Reengineering USA Healthcare

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Great article by Ari Hoffman, MD and Ezekiel J. Emanuel, MD, PhD

Great article by Ari Hoffman, MD and Ezekiel J. Emanuel, MD, PhD

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  • 1. VIEWPOINT Reengineering US Health Care Ari Hoffman, MD Ezekiel J. Emanuel, MD, PhD I N AUGUST 1910, THE NEW YORK TIMES PUBLISHED AN AR- ticle about Paul Ehrlich, the Nobel PrizeϪwinning German scientist, who had discovered a compound to treat syphilis—the “magic bullet.”1 In August 2010, The New York Times published an article about Americans avoiding basic and necessary health care because it is too expensive.2 One hundred years after discovery of the first treatment for syphilis and nearly 3 years after passage of the Affordable Care Act, the core health policy question remains the same: is there a single solution to improve the quality of US health care while simultaneously controlling costs? In the treatment of many diseases, modern medicine has found treatments similar to Ehrlich’s discovery. However, for more complex chronic conditions, such as congestive heart failure and diabetes, multimodality approaches that integrate different medical therapies with lifestyle changes and comprehensive outpatient care are required. Likewise, health reform requires fixing a chronically dysfunctional system. While it is tempting to try to identify a single solution to this complex problem, the cure will require a multimodality approach with a focus on reengineering the entire care delivery process. Searching for a Single Solution Many experts have advocated myriad changes—health information technology (HIT), pay-for-performance, chronic disease management, malpractice reform, comparative effectiveness research, payment reform—to solve the health care cost and quality problems. Each of these changes is necessary, but none is sufficient. When implemented individually, these changes almost invariably fall short of expectations to improve quality and reduce costs. Chronic disease management is a good example. According to a Congressional Budget Office (CBO) review, Medicare funded 34 demonstration programs aiming to maintain or improve quality of care while reducing costs primarily by preventing hospitalizations. These programs sought to achieve this goal through enhanced coordination of care for beneficiaries with common chronic conditions. After colAuthor Audio Interview available at www.jama.com. lecting 10 years of data, the results were disappointing. The nonpartisan CBO reported no net effect on hospital admission rates or Medicare expenditures.3 Once the fees incurred by Medicare were accounted for, almost every program either cost more money or saved none. With regard to quality, these programs had “little or no systematic effects on the process of care measures that were examined,” which included routine preventive and screening services based on guidelines. In other words, the programs failed to show a net effect on both quality and costs. Single, incremental changes, such as disease management systems and HIT, may have effects, but are not solutions. As another CBO report states, new electronic systems can “make it easier to reduce health spending if other steps in the broader health care system are also taken to alter incentives to promote savings. . . . [but] by itself, the adoption of more health IT is generally not sufficient to produce significant cost savings” [emphasis added].4 Presenting HIT, disease management programs, comparative effectiveness, or payment reform as fundamental solutions distracts from the more comprehensive reorganization necessary to accomplish the dual goals of quality improvement and cost control. The Reengineering Imperative Reform to improve quality and reduce costs requires a multimodality approach. Hammer and Champy have defined reengineering as “the fundamental rethinking and radical redesign of business processes to achieve dramatic improvements in critical, contemporary measures of performance.”5 Consider changes at IBM Credit, a subsidiary that finances the products sold by IBM. Initially, it took IBM Credit an average of 6 days to move from credit request through issuance, with 6 distinct steps, each performed by a different individual in a different department. The company attempted to improve its efficiency by streamlining each individual task, but failed to reduce turnaround time. Other fixes were tried. The company installed a control desk that logged each step, allowing sales representatives to track their deals. Ironically, this added Author Affiliations: Department of Internal Medicine, University of California, San Francisco (Dr Hoffman); Office of the Provost and Department of Medical Ethics and Health Policy, Perelman School of Medicine and Wharton School, University of Pennsylvania, Philadelphia (Dr Emanuel). Corresponding Author: Ari Hoffman, MD, University of California, San Francisco, 505 Parnassus Ave, Room 987, San Francisco, CA 94143-0119 (ari.hoffman@ucsf.edu). ©2013 American Medical Association. All rights reserved. Downloaded From: http://jama.jamanetwork.com/ by a University of Utah User on 03/21/2013 JAMA, February 20, 2013—Vol 309, No. 7 661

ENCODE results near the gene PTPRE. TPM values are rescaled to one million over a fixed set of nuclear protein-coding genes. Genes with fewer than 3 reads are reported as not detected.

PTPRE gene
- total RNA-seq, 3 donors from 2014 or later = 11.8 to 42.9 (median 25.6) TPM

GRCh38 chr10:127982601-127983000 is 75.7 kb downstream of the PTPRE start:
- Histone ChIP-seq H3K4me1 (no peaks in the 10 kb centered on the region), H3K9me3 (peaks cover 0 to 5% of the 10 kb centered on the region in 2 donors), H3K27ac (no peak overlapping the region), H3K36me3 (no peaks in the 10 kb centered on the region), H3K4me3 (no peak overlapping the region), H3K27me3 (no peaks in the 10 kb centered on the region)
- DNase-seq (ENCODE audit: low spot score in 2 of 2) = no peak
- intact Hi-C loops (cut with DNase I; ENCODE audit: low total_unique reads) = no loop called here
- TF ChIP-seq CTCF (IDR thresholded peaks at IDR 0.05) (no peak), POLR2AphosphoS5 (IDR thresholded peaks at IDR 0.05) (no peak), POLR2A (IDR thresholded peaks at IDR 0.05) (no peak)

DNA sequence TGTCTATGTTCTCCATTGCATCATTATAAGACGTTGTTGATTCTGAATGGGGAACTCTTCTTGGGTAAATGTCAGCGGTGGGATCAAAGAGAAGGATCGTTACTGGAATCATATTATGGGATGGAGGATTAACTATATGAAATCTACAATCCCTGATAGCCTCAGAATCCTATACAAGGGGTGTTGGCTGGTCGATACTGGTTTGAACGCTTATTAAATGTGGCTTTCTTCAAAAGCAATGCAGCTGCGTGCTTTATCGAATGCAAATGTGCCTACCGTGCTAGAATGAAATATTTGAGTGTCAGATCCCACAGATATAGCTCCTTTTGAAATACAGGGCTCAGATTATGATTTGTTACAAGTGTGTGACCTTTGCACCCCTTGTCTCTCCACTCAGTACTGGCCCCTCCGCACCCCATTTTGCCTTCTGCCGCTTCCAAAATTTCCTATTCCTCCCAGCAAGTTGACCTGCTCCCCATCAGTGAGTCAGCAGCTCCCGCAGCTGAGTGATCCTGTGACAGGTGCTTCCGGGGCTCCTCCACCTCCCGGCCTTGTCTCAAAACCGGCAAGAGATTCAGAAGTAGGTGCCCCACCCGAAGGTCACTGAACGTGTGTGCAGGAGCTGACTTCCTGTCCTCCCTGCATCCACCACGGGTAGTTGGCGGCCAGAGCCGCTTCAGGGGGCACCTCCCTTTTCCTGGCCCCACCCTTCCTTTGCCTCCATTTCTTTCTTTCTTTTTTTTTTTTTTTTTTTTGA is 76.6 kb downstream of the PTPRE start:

• 2. VIEWPOINT to turnaround time and required more administrative personnel at higher costs, a similar effect that electronic medical records (EMRs) have in some settings. Those early efforts were well-implemented incremental reforms that honed each step to a matter of minutes, but overall efficiency actually decreased. The processing system was broken. A new management team reengineered IBM’s system, developing a generalist “deal structurer” position to manage the entire process with the support of a new computer system and available specialists capable of handling the difficult cases. Surprisingly, the average total time plummeted from 7 days to 4 hours and the number of deals increased a hundred-fold. The take-home lessons include fundamentally rethinking the overall process rather than focusing on individual tasks; abandoning long-established procedures in favor of an entirely new approach; and entrusting individuals with standardized processes while providing them with the necessary tools and backup specialists for challenging cases. Reengineering for Health Care Three types of businesses undertake reengineering: (1) those at the peak of their game with ambitious executives, (2) those that reengineer to stay ahead, and (3) those in deep trouble. The US health care system is in trouble, and rather than single reforms, it needs reengineering. For many reasons, this will not be easy: focusing on the entire process of care rather than a single intervention is more difficult to understand and rigorously evaluate; the pressure to prove effectiveness through evidence-based research methods leads to the identification of individual variables rather than multimodality thinking; and systems-level changes require broad buy-in and culture change. Reengineering may be difficult, but seeking single solutions for the health care system is likely to fail, and failure will continue to fuel opposition to health reform. Individually implemented changes are divisive rather than unifying with respect to the stakeholders in health care, and they jeopardize the fundamental rethinking of health care delivery. Reengineering is possible. As with the IBM example, the principles of successful change can be applied to health care. Successful reengineering proceeds in an orderly manner: rethink, redesign, and then apply necessary tools. Isolated solutions like disease management approach the problem backward, applying tools to a faulty delivery system. Fundamental rethinking will require addressing broad questions of who provides health services, how services are paid for, and how much society should pay. Radical redesign will involve sys- 662 tems overhaul in the domains of education, research, infrastructure, and public health in addition to new systems for health care delivery and payment. Application of necessary tools like EMRs, decision support, malpractice reform, and care coordination build on a solid foundation. As the IBM example makes clear, reengineering of the health system will require a focus on health outcomes rather than serial treatments by clinicians, overall value of health interventions, and changes to all domains affecting health. This starts with the patient as the end-user of health care, and it ends with a hundred-fold increase in productivity. Like IBM, US health care can harness the power of a generalist heading an interdisciplinary team of clinicians. They will need reliable and actionable EMRs and standardized, evidence-based processes of care for common problems with access to specialists for challenging cases. In addition, clinicians need to abandon their longestablished approach of caring for patients in the hospital or the office. They have to provide constant access to a clinician who knows the patient and encourage communication with whatever mode patients are comfortable with— telephone, e-mail, or office visits. Patients spend most of their time away from the health care system and the focus has to be one of managing their health literally where they live with much more wireless monitoring, electronic and phone visits, at-home care, and patient engagement. No single change will solve the health care value problem. With a focus on reengineering, the nation may succeed not only in implementing systematic health care reform, but reform that actually improves the health of Americans while simultaneously controlling unsustainable costs. Conflict of Interest Disclosures: Both authors have completed and submitted the ICMJE Form for Disclosure of Potential Conflicts of Interest. Dr Emanuel reported receiving payment for speaking engagements unrelated to this work. Online-Only Material: Author Audio Interview is available at http://www.jama .com. REFERENCES 1. Bachalar N. Paul Ehrlich, 1908. New York Times. February 1, 2010. http://www .nytimes.com/2010/02/02/health/02first.html. Accessed January 7, 2013. 2. Pear R. Economy led to cuts in use of health care. New York Times. August 16, 2010. http://www.nytimes.com/2010/08/17/health/policy/17health.html. Accessed January 7, 2013. 3. Nelson L. Lessons From Medicare’s Demonstration Projects on Disease Management and Care Coordination. Congressional Budget Office Working Paper. January 2012. 4. Orszag P. Evidence on the Costs and Benefits of Health Information Technology. Congressional Budget Office; May 2008. http://www.cbo.gov/sites/default/files /cbofiles/ftpdocs/91xx/doc9168/05-20-healthit.pdf. Accessed January 7, 2013. 5. Hammer M, Champy J. Reengineering the Corporation: A Manifesto for Business Revolution. New York, NY: HarperCollins Publishers; 2003. JAMA, February 20, 2013—Vol 309, No. 7 Downloaded From: http://jama.jamanetwork.com/ by a University of Utah User on 03/21/2013 ©2013 American Medical Association. All rights reserved.